Killer accessory navicular pain but torn peroneal tendons too :(
Hello-I have serious foot issues that have accumulated over the years with psoriatic arthritis. One foot has subluxing peroneal tendons, and the other has chronic peroneal tendon pain and severe accessory navicular pain-can't wear anything other than slippers because otherwise it rubs against the navicular (type 2). I'm scheduled to have peroneal tendons looked at bilaterally because physical therapy has failed, but I'm wondering if it's possible to have the accessory navicular removed at the same time as the peroneal tendon pain on the left...or is that two different surgeries? Really not excited bout the possibility of two separate surgeries so I figured I'd ask my surgeon if we can get it all taken care of at once...do you think that they'd be able to do that? Or is it too big of surgery to have done at once? I'm 25 and have had this foot pain for two years, so needless to say, it's really effecting my life! Especially since I've always been super athletic and can hardly do anything now :( Any thoughts? I'm so anxious to get moving again!RESPONSE
This would be a decision your surgeon would ultimately have to make since he or she is far more familiar with your case than me, but, in theory at least there is no reason why you could not have both peroneal tendon repair and removal of the accessory navicular done on the same foot, at the same time.
Since both of these procedures will require repair of tendons, more than likely your surgeon will want you in a cast and be non-weightbearing for a period of time and since you will not be walking on the foot, I see no reason not to have both procedures done at once.
I suppose the argument could me made that you might be able to salvage the peroneal tendon issue with conservative measures. I realize physical therapy has not worked out for you, but sometimes immobilization of a partially torn tendon will allow the tendon to heal.
The other issue with peroneal tendon pain is that in
many cases the tendon is constantly being "jammed" in cases where a patient is excessively pronated or flat-footed. In these situations, there is excess jamming on the outside of the ankle which irritates the peroneal tendon and may or may not cause it to partially tear. The opposite happens on the inside of the ankle where there is a stretching of tissue including the tibialis posterior tendon which attaches into the navicular bone and "houses" the accessory navicular bone.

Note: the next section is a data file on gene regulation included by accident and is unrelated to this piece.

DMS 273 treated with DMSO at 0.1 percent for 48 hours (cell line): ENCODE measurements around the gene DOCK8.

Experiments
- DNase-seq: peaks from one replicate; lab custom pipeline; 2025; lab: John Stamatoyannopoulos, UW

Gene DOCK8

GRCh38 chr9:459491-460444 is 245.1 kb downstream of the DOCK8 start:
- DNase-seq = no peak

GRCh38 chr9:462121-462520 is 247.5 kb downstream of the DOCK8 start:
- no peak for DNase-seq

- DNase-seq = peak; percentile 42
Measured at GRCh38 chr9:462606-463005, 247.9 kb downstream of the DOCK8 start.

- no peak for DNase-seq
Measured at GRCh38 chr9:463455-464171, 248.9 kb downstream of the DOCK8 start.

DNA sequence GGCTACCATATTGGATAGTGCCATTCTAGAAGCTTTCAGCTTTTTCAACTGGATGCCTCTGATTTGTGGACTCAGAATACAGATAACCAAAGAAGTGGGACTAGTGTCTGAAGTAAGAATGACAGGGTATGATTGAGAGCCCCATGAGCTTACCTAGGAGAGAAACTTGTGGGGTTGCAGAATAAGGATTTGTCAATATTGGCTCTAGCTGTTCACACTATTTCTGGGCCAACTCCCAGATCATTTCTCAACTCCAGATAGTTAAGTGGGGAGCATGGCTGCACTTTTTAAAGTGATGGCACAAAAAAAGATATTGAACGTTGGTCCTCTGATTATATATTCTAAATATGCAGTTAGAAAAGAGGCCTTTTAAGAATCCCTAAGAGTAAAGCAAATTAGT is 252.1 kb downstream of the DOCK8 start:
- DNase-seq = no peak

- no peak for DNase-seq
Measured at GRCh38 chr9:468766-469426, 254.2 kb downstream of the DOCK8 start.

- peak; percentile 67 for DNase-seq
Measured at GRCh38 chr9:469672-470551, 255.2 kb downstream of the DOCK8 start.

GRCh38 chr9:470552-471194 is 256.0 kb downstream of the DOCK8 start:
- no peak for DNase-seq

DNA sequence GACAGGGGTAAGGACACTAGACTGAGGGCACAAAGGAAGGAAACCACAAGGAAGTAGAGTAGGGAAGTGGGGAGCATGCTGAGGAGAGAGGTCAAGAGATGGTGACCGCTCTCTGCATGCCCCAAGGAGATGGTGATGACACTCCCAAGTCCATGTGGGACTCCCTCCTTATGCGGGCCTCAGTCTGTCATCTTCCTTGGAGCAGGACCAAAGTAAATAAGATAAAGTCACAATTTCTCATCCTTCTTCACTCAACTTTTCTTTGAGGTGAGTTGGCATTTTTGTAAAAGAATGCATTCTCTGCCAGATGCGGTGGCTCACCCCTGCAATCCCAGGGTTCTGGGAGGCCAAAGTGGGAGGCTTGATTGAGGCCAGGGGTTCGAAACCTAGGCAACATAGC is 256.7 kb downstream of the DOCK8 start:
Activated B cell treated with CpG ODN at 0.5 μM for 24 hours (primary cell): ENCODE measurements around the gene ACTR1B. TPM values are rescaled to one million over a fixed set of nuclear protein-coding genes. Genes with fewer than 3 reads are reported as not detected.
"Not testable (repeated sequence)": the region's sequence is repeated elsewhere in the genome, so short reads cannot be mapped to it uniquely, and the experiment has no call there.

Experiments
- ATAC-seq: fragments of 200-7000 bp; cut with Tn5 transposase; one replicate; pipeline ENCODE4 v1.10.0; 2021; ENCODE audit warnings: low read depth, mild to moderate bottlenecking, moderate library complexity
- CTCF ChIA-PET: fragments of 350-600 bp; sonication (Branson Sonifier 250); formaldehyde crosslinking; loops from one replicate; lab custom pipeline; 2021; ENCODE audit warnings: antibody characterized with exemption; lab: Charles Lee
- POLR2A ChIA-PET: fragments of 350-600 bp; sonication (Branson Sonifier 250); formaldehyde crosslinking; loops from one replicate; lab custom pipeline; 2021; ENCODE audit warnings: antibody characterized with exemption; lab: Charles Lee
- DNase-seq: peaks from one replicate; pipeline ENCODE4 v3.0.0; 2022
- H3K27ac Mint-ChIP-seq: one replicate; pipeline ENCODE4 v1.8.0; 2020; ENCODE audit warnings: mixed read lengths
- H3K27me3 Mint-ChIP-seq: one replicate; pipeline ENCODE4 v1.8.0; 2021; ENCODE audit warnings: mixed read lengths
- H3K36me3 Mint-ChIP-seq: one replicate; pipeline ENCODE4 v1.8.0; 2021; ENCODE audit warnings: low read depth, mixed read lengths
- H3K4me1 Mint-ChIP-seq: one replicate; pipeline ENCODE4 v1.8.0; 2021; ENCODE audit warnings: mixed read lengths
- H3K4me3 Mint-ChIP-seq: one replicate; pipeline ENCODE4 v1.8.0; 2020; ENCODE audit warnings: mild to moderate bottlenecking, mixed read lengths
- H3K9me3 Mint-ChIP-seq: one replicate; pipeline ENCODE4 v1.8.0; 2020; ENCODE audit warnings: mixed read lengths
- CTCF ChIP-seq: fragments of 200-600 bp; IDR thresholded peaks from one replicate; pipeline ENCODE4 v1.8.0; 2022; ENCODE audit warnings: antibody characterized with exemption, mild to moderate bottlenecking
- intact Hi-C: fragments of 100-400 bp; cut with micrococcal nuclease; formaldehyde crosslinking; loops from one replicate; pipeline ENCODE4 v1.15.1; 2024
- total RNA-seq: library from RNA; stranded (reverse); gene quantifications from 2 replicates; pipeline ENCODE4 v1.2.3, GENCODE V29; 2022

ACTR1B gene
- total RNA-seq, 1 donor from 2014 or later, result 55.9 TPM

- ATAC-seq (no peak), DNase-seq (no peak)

So, in many instances just by re-aligning the foot relative to the ankle with the use of an orthotic, you eliminate the jamming on the outside of the ankle as well as the stretching on the inside of the ankle. This in turn takes the strain off of both the peroneal tendons and the tibialis posterior tendon and many times will eliminate your pain. I am not saying this always happens, but it is certainly worth a try before you consent to surgery. If it does not help, you can always have the surgery.
Keep in mind that the stretching of the tibialis posterior tendon exacerbates the pain from the accessory navicular.
The caveat here is that if your accessory navicular is too large, with "too large" meaning that there is such a bulge on the inside of your foot there is a good chance that no matter what you do, you may still have issues with the accessory bone, unless it is removed surgically.
You do want to make sure you know why you are having issues with your peroneal tendons because if part of the problem is from excessive pronation resulting in irritation to the tendons, you could undergo the finest surgical correction in the history or peroneal tendon repair, only to end up with the same problem down the road, if the excessive pronation is not dealt with.
Hopefully, I have given you some food for thought and just make sure the biomechanics of your foot and ankle are fully analyzed so that you do not have to go through this all over again.
Marc Mitnick DPMDISCLAIMER